Vagisil is often criticised due to their not-so-subtle implications that although these odours and processes your body goes through are normal, you need their product to reach your full, confident self. The company that claims to be for and by women inherently use this “girl boss” attitude to manipulate and distort facts for profit from the very market they claim to uplift.
One of Vagisil’s most recent products, OMV!, is a particular example of these contentious marketing attitudes towards women, and in this case, young, impressionable women. OMV! is geared specifically towards teenagers and the line includes scented wipettes, anti-itch serum and a body wash, marketing itself as a hip and trendy product for young people, with the tagline, “the intimate care line that’s all about your glow-up”.
Dr Jennifer Gunter, renowned gynaecologist and author of The Vagina Bible, brought to light the issues with Vagisil’s latest line on her blog, The Vajenda, which aims to dismantle misinformation surrounding women’s health. It is a known scientific fact that the vagina cleans itself – it is largely protected against bacteria due to its naturally acidic environment, and the analogy so often used is that of the vagina being similar to a self-cleaning oven.
However, in order to sell their products, Vagisil goes as far as to attempt to discredit this on their website and YouTube channel, debunking the “myth” that the vagina self-cleans. This “myth” is not a myth whatsoever – the fact that the vagina self-cleans is completely verified by many credible organisations, such as the American College of Obstetricians and Gynecologists.
As Gunter points out, Vagisil also uses the terms “vagina” and “vulva” interchangeably, or refer to the “external vagina area”. There is no such thing as an “external vagina”, what they are referring to is the vulva. This alone begs the question, do Vagisil themselves even know what they are marketing?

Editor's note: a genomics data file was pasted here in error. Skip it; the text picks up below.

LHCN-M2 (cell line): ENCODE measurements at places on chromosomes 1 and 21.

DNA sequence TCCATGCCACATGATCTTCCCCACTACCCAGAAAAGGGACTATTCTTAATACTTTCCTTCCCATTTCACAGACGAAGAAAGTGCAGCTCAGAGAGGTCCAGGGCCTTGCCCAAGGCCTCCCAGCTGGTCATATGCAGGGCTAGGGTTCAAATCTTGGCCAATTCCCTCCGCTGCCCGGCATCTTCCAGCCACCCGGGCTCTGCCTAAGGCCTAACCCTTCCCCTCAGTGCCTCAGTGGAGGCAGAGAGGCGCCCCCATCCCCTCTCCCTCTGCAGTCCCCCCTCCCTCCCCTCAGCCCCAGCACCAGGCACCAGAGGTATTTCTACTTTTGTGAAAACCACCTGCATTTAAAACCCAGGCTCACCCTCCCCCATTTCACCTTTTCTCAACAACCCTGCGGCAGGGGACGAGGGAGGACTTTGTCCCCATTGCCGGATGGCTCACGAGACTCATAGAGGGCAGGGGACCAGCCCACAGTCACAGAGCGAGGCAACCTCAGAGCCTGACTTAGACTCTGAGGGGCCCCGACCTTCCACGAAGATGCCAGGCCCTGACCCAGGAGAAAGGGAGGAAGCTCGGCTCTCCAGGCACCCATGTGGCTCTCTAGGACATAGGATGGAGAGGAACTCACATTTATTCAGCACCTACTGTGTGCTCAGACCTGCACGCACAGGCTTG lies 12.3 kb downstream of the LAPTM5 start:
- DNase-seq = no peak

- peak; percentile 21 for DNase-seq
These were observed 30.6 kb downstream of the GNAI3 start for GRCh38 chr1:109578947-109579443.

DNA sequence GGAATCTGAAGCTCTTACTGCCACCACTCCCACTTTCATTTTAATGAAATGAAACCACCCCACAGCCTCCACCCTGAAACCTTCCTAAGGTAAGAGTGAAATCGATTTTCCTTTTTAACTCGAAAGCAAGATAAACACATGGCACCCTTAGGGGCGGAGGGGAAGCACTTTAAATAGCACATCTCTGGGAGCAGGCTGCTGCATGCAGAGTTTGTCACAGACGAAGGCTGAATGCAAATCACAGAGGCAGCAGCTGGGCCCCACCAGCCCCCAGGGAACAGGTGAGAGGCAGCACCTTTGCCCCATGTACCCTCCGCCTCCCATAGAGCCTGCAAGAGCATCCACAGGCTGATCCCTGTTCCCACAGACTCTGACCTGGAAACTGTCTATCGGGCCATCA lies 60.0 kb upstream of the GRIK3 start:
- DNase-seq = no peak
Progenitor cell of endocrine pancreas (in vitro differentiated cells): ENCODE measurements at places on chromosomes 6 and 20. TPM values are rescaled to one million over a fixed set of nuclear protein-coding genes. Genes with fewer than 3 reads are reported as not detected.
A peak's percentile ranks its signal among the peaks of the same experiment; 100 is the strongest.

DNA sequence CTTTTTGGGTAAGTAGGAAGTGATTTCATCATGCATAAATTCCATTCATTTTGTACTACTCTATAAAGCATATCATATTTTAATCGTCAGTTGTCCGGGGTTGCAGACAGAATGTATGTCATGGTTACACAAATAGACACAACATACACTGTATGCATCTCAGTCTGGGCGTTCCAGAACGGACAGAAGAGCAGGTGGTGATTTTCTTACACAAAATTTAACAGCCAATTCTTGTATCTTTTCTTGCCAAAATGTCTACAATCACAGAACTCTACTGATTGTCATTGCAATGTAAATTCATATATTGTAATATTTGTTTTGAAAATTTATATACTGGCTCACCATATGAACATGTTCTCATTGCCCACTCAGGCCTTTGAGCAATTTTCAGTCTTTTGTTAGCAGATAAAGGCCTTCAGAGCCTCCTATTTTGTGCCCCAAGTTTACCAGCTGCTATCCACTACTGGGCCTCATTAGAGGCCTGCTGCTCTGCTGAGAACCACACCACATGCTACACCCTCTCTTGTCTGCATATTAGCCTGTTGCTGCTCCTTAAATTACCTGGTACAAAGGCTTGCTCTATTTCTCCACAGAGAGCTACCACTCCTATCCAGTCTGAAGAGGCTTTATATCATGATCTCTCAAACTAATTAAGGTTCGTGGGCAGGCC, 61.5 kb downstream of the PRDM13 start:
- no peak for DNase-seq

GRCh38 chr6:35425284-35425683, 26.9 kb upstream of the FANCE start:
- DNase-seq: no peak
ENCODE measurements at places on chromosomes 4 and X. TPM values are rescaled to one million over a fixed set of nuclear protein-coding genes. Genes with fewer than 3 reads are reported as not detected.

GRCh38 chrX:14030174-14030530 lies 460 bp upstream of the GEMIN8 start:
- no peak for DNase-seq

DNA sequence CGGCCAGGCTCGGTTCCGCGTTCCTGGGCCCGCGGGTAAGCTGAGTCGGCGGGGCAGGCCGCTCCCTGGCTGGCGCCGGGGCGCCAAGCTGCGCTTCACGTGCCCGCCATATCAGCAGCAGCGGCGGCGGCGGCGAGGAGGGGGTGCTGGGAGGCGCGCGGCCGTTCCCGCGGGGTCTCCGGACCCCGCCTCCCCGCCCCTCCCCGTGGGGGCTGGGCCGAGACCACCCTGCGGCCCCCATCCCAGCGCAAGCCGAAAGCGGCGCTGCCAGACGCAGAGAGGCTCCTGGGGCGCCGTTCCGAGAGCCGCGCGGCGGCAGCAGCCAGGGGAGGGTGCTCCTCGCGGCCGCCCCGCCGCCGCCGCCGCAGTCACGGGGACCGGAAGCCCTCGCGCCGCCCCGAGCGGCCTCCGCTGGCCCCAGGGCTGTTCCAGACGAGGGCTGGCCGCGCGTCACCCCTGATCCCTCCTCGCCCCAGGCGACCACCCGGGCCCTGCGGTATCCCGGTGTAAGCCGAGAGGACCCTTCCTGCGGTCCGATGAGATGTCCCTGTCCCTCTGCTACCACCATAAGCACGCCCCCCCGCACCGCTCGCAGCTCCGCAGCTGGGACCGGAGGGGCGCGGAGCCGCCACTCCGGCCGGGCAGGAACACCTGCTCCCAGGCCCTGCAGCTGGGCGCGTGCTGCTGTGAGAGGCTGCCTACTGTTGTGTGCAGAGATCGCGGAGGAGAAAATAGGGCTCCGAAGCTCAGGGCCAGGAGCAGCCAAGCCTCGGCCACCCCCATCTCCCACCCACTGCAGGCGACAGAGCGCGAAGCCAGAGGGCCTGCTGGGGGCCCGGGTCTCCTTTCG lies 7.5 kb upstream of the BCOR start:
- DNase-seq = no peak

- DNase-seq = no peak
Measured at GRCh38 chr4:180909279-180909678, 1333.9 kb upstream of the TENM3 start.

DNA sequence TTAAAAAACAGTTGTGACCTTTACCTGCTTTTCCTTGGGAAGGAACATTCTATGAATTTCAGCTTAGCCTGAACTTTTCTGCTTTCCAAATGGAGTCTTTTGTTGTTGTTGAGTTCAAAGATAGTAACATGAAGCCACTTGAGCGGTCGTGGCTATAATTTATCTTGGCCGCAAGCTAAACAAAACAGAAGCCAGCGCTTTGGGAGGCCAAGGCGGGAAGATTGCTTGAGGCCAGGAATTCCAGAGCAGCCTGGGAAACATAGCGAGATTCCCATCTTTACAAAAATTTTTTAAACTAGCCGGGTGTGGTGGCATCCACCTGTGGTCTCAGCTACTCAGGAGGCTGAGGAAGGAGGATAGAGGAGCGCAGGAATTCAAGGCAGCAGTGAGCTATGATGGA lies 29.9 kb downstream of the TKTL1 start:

The term “vaginal health” used on a product designed for external, vulvar use is particularly destructive and creates a damaging lack of clarity, most notably for young, vulnerable consumers who may purchase these products. Purchasing products they don’t actually need, and then potentially mistakenly using them on the wrong areas due to poor advertising and lack of clarity, is an unequivocal recipe for disaster and totally inexcusable on Vagisil’s part.
Another questionable facet of Vagisil’s OMV! line is its ingredient list. The OMV! wash is designed for use on the vulva, which, as Gunter points out, is a particularly sensitive area of skin that is a lot more vulnerable to irritation than other parts of the body.
This wash not only contains fragrance, a common skin irritant, but two exfoliating agents, one of which is salicylic acid, which can be irritating and even lead to mild skin peeling – as Gunter states, “it is not well tested on the vulva”. Most gynaecologists specifically recommend against anything with a fragrance or exfoliating agents when dealing with sensitive areas of the body such as the vagina and vulva, due to their irritating properties; instead, the usage of just water or unscented soap is actively encouraged.
Another issue is Vagisil’s perpetual use of the term “period funk” throughout its marketing, referring to a post-period odour, which only serves to prey on young girl’s insecurities that their period is unclean and off-putting to others. All vaginas have their own natural odours, and if an odour seems out of the ordinary or particularly overpowering, generally the correct course of action would be to advocate for young women to visit their doctor, as it could indicate something more serious. The incorrect course of action would be to push a “light vanilla-clementine scented” body wash onto impressionable adolescents on the basis that any vaginal odour is undesirable and must be covered up immediately.